The numbering of coleopteran OR subfamilies has been standardized in previous studies [5,51], and numbered from 1 to 7. Groups 1 and 2 included OR representatives from all six species. Receptor group 3 contained ORs only from T. castaneum and M. caryae. Receptor groups 4–6 contained ORs only from T. castaneum. Group 7 contained 11 ORs from M. caryae, but no ORs from T. castaneum or A. planipennis. The results showed eight of 11 ORs from D. valens were present within group 7. These eight DvalORs were further divided into two subgroups: group 7a and 7b. Subgroup 7b was exclusive to bark beetle species, including ORs from D. valens, I. typographus, and D. ponderosae. In three groups (1, 2, and 7), we found most of the candidate genes were grouped together with orthologs in D. ponderosae and I. typographus. The amino acid sequences of all the 11 ORs are listed in S4 Fig.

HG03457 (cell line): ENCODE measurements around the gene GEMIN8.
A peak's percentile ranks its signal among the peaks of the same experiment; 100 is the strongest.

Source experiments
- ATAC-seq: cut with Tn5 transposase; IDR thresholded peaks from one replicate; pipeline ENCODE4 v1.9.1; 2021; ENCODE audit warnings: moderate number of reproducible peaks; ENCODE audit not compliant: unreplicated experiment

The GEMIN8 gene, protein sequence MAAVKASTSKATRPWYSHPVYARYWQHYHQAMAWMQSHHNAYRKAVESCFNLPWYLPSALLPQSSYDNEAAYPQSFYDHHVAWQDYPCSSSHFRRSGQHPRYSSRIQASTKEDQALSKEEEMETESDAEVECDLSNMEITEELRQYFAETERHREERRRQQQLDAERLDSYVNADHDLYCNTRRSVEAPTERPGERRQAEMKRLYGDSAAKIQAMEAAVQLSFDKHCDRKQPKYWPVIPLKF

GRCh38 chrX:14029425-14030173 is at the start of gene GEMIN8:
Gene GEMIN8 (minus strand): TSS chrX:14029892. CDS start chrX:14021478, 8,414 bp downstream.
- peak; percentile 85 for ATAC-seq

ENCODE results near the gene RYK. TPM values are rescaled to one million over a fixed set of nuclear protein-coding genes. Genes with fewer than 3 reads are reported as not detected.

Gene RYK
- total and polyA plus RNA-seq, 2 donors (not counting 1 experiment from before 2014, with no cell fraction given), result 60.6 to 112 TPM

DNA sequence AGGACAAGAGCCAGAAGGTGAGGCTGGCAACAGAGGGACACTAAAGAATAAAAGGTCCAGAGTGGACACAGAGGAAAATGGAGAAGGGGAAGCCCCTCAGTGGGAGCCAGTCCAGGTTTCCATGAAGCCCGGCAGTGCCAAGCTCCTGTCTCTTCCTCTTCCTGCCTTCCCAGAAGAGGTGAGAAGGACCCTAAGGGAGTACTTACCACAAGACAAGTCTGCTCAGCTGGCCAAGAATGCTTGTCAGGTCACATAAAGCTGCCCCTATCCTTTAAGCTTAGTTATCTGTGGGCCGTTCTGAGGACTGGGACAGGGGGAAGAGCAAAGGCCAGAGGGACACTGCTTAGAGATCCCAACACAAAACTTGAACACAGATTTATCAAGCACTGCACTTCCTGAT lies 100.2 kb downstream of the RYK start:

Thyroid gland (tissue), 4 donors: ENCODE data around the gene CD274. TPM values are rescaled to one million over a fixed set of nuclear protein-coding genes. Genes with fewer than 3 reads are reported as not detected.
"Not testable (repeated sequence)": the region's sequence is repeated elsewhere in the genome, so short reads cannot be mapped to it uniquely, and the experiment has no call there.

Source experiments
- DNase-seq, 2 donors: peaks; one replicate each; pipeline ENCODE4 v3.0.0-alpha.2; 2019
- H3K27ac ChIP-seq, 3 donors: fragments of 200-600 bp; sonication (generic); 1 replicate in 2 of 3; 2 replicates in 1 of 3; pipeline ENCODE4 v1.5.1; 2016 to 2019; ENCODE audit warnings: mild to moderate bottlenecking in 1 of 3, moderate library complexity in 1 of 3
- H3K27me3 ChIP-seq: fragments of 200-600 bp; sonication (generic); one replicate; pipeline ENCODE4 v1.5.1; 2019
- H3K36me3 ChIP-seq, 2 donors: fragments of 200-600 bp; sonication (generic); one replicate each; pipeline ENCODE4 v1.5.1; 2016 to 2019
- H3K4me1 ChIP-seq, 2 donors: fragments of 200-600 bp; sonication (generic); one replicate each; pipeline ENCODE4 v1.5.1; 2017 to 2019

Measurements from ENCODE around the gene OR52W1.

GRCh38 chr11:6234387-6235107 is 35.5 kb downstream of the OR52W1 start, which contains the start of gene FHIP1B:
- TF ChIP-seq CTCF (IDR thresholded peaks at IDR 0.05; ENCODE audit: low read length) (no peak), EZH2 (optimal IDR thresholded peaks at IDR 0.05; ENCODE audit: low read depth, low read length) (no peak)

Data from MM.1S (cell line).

In the OR phylogenetic tree, DvalOR2 was clustered with MacrOR1 and AplaOR83b, which are Orco homologs. In addition, a similarity search for the DvalOR1 against the non-redundant nucleotide (nr) database at NCBI using BlastX revealed 97% identity with the Orco homolog of D. ponderosae (AEE62122.1,0; DponOR1; Table 3) at the nucleotide level.
Four GR candidates (GR1-4) were identified in D. valens, which is in agreement with several other recent antennal transcriptomic studies [3,5,26]. Only one of these likely represented a full-length gene (GR3). Because GRs and ORs belong to the same superfamily, both were included in the same dendrogram analysis, in which GRs formed a distinct clade (Fig 8). The information of all four GRs is listed in Table 3. The amino acid sequences of all four GRs are listed in S4 Fig.